Jessica Larmony sat in a second-floor ballroom at the J.W. Marriott in Indianapolis two years ago, amazed and excited by what she saw.
Larmony had just finished her first year as Detroit Lions scouting operations manager after serving in a variety of roles in college athletics and with the Lions.
She started as a recruiting assistant during her freshman year at Rutgers, joined the staff full-time after she graduated, was one of P.J. Fleck’s first and most important behind-the-scenes hires at Western Michigan and spent four years with the Broncos before leaving for a community relations job with the Lions.
The NFL was hosting its third annual Women’s Careers in Football forum, and Larmony sat in on part of the conference at then-general manager Bob Quinn’s behest.
As she listened to participants detail their roles in various college football programs across the country, she realized opportunities were expanding for women in football beyond the narrow tracks she saw firsthand.
And when Tampa Bay Buccaneers head coach Bruce Arians spoke passionately about wanting to give more women opportunities in football but not having the right connections to properly identify qualified talent, she knew she had to get involved.
Larmony introduced herself to Sam Rapoport, the NFL’s senior director for diversity, equity and inclusion, after the seminar. The two stayed in touch by email, and last month Larmony was a featured presenter at the forum – this one done virtually by Zoom – for the second straight year.
“She’s at that point in her career where she has a lot of experience under her belt but she’s so very relatable to young women who are coming up in the business and have an interest in entering into the business,” Rapoport said. “So I think that participants can see themselves in her, and her experience are very relevant to them because she’s not 25, 35 years from being at that entry level. So I feel like she really serves that inspiration because she’s such a success story and the participants feel like they can relate to her very much on a one-on-one level.”
As women’s history month comes to a close, Larmony, 33, has emerged as one of a handful of modern-day trailblazers in the NFL.
The league is slowly diversifying, not just by race but gender, and while few women occupy prominent football-side roles, Larmony is one of many pushing to change that.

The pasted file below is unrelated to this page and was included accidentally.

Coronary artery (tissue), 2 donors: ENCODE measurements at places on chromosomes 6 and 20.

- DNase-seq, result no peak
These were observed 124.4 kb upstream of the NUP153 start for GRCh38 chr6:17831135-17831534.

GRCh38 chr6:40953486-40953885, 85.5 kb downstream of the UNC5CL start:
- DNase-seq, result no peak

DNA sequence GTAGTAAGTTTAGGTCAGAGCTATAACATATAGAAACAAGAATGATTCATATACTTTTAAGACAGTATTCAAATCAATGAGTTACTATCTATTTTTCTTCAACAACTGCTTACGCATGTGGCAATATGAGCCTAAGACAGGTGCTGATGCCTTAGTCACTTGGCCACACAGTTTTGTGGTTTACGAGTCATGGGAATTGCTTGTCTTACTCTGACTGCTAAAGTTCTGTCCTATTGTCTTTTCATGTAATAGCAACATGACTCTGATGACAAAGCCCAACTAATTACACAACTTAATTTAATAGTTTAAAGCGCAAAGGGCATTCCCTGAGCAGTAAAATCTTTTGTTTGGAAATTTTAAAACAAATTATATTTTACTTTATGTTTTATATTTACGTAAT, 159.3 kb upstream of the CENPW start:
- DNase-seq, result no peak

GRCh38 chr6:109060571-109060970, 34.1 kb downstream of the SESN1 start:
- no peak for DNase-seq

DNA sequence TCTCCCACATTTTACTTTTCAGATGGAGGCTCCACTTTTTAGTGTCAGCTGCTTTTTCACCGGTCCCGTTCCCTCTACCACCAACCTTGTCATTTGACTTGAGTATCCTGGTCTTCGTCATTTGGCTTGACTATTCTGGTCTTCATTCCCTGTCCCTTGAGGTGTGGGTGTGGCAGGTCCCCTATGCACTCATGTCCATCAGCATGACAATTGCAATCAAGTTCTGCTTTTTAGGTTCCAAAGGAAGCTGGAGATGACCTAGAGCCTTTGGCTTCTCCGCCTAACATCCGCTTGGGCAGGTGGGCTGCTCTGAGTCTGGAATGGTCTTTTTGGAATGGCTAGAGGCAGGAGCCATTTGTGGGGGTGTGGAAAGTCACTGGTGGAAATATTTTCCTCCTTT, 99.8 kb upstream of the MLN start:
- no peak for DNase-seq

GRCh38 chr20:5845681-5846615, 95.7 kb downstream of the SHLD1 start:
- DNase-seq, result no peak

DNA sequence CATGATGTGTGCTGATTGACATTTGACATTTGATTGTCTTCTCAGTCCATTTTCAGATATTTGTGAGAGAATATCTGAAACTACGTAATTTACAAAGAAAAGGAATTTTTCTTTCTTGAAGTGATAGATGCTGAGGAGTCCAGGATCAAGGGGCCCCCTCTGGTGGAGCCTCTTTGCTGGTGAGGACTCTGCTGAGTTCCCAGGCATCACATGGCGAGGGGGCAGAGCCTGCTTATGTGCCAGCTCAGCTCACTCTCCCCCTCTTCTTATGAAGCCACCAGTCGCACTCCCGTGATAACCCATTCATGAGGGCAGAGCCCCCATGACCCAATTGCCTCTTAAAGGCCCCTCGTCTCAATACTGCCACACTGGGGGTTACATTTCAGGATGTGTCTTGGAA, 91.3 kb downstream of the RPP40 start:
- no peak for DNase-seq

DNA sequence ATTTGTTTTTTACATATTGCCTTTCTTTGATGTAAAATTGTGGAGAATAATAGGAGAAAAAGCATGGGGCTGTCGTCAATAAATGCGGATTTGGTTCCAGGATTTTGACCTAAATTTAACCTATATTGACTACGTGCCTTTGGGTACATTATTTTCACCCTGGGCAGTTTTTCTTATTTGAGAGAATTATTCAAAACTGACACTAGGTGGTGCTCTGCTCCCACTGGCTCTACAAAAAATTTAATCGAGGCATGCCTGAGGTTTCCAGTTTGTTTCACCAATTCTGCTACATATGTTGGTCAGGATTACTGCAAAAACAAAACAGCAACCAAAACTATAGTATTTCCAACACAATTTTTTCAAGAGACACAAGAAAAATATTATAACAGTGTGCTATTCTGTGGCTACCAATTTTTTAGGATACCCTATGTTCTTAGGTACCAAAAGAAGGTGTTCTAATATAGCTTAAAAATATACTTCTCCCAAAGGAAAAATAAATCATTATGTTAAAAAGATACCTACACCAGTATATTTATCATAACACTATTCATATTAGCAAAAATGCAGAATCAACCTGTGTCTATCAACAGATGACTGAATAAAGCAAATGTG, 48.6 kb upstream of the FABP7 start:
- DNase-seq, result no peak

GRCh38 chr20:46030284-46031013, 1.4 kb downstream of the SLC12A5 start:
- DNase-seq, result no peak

Arians had two women on his Super Bowl-winning coaching staff last season, Lori Locust, an assistant defensive line coach, and Maral Javadifar, an assistant strength and conditioning coach. The Washington Football Team recently made Jennifer King the first full-time Black female assistant in the NFL. And Rapoport said 31 of the 32 teams have participated in the women’s football forums, which gives aspiring job seekers direct access to owners, GMs, coaches and other executives across the league.
The forums have produced 119 job opportunities in five years, Rapoport said, declining to name the one team that has not participated.
Lions owner Sheila Ford Hamp and general manager Brad Holmes also spoke at this year’s event, and Larmony, who is instrumental in organizing the Lions’ scouting processes, has made it her purpose to champion diversity and inclusion for women in sports.
“If I can do anything in my power to lengthen the table and pull up seats then it’s not only my honor but my duty to be able to do that,” Larmony said. “And I think it’s so imperative, especially for me as a woman of color, if I can leverage opportunities for other women, for other people of color, then that’s my job to do that at the highest level when I attain that. Because I’ve had so many people, as I mentioned, set the tone of the room for me, so it is my job to do that for other people when I have the opportunity to do so.”
A native of the French West Indian island of St. Martin whose family moved to New Jersey when she was 5, Larmony was a budding soccer star who thought about pursuing a career in journalism when she tore her ACL as a senior in high school.